Chicken Pieces with Tarragon, Wine and Cream Sauce

This recipe is adapted from 365 Ways to Cook Chicken, by Cheryl Sedaker (6). While the above recipe is made with chicken cutlets, this one is made with a cut-up chicken (or butterflied game hens). I highly recommend brining at least the breast of the chicken.

If using a whole chicken, cut up into pieces (2 breast halves, 2 drumsticks, 2 thighs, 2 wings). I prefer to leave the legs in-tact during cooking, then cut apart before adding sauce. If the half-breasts are large, I cut them in half again, crosswise, after cooking. Save the backs, neck and giblets for making chicken stock at another time; I put them in a freezer bag and freeze until I’m ready to make stock.

If using game hens, butterfly but do not cut in half until after cooking.

The original recipe uses butter to brown the chicken, but butter cannot stand up to the heat. Instead, use lard, coconut oil, or ghee (clarified butter).

Serves 4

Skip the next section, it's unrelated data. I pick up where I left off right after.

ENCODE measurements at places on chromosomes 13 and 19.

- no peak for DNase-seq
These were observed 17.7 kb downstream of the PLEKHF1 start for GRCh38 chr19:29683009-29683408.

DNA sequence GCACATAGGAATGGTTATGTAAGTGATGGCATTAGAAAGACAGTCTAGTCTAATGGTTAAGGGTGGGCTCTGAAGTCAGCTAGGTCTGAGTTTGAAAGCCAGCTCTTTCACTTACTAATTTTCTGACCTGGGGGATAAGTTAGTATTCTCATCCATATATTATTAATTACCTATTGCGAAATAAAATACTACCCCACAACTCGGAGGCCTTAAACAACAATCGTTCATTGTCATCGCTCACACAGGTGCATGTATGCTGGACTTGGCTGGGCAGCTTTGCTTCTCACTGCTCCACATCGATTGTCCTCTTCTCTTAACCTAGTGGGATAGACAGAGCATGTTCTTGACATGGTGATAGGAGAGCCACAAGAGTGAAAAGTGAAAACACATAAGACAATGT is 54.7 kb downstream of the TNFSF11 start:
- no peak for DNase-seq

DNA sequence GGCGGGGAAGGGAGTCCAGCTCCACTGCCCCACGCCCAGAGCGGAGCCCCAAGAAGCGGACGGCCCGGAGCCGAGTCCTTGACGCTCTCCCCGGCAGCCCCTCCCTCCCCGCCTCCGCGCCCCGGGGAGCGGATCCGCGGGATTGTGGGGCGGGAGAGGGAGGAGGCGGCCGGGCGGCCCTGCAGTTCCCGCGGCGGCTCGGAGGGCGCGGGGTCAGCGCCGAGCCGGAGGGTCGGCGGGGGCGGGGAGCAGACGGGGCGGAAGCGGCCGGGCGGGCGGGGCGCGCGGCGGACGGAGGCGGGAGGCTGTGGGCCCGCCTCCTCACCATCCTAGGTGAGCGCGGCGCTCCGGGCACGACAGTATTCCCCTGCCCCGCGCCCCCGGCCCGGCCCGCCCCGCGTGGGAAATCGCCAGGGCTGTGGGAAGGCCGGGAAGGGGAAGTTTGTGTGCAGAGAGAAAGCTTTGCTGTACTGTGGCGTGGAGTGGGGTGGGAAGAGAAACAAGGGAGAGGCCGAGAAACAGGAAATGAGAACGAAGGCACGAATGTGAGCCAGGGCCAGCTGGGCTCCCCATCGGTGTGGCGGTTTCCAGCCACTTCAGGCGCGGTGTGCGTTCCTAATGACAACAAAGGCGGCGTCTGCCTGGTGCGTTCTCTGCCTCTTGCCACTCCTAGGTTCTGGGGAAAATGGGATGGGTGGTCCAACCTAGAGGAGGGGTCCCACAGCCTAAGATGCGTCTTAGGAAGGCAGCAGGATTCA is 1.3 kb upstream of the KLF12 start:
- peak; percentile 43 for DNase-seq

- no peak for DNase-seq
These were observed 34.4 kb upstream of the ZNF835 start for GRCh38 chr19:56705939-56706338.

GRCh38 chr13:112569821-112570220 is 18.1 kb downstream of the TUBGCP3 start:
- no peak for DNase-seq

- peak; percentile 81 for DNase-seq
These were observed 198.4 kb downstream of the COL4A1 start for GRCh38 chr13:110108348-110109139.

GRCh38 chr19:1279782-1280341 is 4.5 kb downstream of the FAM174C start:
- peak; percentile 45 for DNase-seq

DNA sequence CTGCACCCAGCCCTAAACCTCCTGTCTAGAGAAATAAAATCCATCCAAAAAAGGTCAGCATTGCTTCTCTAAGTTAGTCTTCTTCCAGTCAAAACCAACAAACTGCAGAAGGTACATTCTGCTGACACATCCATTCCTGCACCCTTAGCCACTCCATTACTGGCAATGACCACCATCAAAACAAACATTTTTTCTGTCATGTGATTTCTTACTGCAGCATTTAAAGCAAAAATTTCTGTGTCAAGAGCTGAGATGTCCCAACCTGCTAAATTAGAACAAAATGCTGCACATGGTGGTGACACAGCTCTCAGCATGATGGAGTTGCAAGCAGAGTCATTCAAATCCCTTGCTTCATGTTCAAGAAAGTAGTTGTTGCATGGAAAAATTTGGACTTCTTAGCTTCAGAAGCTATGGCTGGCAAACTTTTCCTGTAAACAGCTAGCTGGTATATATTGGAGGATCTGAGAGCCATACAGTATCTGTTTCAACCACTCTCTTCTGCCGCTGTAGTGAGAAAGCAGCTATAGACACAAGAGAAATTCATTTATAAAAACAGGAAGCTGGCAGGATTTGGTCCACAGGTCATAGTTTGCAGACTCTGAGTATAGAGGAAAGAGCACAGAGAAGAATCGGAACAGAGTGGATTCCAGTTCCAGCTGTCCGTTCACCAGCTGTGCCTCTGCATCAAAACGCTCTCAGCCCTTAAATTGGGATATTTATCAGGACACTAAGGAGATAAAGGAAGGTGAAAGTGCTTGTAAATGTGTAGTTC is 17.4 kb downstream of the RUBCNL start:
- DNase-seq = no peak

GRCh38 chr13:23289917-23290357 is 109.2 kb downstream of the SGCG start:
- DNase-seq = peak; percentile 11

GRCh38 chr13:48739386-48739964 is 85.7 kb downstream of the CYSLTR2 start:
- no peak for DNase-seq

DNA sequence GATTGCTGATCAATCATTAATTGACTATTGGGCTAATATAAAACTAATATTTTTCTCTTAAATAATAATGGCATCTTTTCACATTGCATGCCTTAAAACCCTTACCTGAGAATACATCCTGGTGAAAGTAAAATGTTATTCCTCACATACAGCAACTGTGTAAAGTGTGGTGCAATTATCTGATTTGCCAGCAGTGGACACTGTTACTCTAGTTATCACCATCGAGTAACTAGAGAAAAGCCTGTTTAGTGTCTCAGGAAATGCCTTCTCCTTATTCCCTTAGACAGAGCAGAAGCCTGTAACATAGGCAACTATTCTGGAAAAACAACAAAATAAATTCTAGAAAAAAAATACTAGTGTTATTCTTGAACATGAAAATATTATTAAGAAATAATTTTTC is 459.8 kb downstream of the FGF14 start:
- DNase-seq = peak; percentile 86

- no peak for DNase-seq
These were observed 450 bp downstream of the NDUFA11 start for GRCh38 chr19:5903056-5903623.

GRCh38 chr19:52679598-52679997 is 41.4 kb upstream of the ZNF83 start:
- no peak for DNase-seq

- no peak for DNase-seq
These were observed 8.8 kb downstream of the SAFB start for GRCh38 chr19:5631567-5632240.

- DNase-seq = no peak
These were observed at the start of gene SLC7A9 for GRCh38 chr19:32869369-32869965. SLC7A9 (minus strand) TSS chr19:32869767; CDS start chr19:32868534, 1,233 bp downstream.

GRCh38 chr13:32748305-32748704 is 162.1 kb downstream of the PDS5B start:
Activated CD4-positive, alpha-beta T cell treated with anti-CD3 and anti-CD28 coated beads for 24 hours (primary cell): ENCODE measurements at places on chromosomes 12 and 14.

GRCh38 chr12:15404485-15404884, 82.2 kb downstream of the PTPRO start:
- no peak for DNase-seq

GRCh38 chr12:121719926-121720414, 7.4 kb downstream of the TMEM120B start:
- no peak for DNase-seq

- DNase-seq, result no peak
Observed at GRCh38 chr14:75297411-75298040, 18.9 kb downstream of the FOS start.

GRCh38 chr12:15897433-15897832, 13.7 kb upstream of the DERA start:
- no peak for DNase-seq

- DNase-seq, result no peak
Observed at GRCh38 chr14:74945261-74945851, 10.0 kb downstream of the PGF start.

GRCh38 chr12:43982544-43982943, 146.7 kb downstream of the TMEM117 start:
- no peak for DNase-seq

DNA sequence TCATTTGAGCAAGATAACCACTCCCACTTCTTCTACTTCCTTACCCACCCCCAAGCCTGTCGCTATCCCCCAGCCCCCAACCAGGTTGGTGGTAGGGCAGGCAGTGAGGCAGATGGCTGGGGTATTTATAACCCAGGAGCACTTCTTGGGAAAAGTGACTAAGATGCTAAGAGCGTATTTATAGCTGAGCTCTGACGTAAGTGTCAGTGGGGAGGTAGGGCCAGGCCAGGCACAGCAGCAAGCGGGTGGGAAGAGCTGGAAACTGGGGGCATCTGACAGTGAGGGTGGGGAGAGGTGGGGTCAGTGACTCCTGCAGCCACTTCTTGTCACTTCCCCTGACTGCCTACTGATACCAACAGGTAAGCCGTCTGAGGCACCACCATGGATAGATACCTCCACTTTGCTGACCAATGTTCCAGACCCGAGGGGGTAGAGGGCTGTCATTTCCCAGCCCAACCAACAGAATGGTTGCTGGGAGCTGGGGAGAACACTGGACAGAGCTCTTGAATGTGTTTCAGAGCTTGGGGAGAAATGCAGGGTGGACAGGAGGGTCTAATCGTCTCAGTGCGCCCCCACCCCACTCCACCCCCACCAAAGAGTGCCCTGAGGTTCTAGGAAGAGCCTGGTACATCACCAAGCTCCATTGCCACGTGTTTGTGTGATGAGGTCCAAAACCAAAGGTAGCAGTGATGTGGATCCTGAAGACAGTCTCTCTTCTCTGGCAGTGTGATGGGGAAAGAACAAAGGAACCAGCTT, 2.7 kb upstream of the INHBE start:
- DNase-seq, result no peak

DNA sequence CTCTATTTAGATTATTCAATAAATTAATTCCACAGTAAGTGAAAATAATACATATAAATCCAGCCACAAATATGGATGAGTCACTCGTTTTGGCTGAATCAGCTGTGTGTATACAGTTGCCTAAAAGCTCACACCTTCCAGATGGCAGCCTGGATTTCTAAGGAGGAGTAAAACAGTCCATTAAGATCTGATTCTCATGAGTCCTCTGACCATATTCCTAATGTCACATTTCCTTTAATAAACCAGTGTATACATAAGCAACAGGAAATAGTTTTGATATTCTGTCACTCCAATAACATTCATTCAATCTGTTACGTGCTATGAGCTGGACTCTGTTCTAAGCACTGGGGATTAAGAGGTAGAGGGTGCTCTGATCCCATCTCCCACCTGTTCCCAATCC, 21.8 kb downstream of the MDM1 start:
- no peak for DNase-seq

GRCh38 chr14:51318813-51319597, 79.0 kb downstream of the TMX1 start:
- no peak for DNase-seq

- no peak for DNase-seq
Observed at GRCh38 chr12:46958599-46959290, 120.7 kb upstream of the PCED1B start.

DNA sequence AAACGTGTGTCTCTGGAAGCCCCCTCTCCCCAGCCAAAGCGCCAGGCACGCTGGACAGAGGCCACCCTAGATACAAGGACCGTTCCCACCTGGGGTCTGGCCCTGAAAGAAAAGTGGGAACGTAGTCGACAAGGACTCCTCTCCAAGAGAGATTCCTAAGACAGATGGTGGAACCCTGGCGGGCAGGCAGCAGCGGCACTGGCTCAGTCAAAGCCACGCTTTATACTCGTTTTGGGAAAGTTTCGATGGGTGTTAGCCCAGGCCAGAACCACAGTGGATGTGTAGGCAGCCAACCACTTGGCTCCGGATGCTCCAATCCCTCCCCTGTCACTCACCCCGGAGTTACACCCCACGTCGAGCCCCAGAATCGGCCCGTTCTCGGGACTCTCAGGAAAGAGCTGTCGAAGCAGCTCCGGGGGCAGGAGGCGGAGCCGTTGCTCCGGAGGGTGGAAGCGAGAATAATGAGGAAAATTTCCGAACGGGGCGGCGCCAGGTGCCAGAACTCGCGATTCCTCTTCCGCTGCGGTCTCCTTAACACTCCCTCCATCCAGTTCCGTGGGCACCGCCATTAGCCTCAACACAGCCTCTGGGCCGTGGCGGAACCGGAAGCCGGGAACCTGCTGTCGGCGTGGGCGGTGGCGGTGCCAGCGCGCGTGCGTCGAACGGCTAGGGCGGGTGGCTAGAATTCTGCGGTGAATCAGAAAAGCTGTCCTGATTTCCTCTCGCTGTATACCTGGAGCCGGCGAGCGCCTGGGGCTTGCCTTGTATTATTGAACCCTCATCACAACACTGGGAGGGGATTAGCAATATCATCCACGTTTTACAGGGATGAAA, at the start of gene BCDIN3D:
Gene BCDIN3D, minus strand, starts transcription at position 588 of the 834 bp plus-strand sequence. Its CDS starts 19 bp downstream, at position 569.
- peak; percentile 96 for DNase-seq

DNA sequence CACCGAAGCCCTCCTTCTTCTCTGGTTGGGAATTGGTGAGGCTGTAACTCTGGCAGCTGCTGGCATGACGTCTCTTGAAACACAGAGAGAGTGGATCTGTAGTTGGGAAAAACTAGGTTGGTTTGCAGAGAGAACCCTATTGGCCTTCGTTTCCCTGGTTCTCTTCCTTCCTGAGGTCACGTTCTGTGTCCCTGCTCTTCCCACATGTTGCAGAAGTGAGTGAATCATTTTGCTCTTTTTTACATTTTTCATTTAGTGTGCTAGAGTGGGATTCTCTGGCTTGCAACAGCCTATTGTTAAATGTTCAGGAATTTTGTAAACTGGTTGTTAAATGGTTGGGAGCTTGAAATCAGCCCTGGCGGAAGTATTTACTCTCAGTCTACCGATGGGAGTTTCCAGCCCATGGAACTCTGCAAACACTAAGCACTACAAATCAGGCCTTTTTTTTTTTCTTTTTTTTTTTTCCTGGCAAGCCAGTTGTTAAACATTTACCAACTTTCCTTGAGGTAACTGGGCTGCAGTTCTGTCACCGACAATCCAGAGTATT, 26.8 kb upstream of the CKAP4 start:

Ingredients & Equipment:

  • 1 chicken (3-lb), cut up; or 2 game hens, butterflied
  • Unrefined Sea Salt (only if you don’t brine the chicken)
  • Freshly ground black pepper
  • 3 Tbsp ghee, lard or coconut oil
  • 1 small onion
  • 1 clove garlic
  • 2 Tbsp unbleached white flour or tapioca starch
  • ½ cup vermouth or other dry white wine
  • 2 Tbsp chopped fresh tarragon (or ½ Tbsp dried)
  • 1 cup water or Chicken Stock
  • ¾ cup heavy cream
  • Equipment:
  • heavy-bottomed 3 quart saucier, cast iron fry pan, or French/Dutch oven suitable for stove-top). Note: if use cast iron fry pan, you may not be able to add all the broth/wine initially. Instead, add remaining liquid after your remove the pieces to cook down the sauce.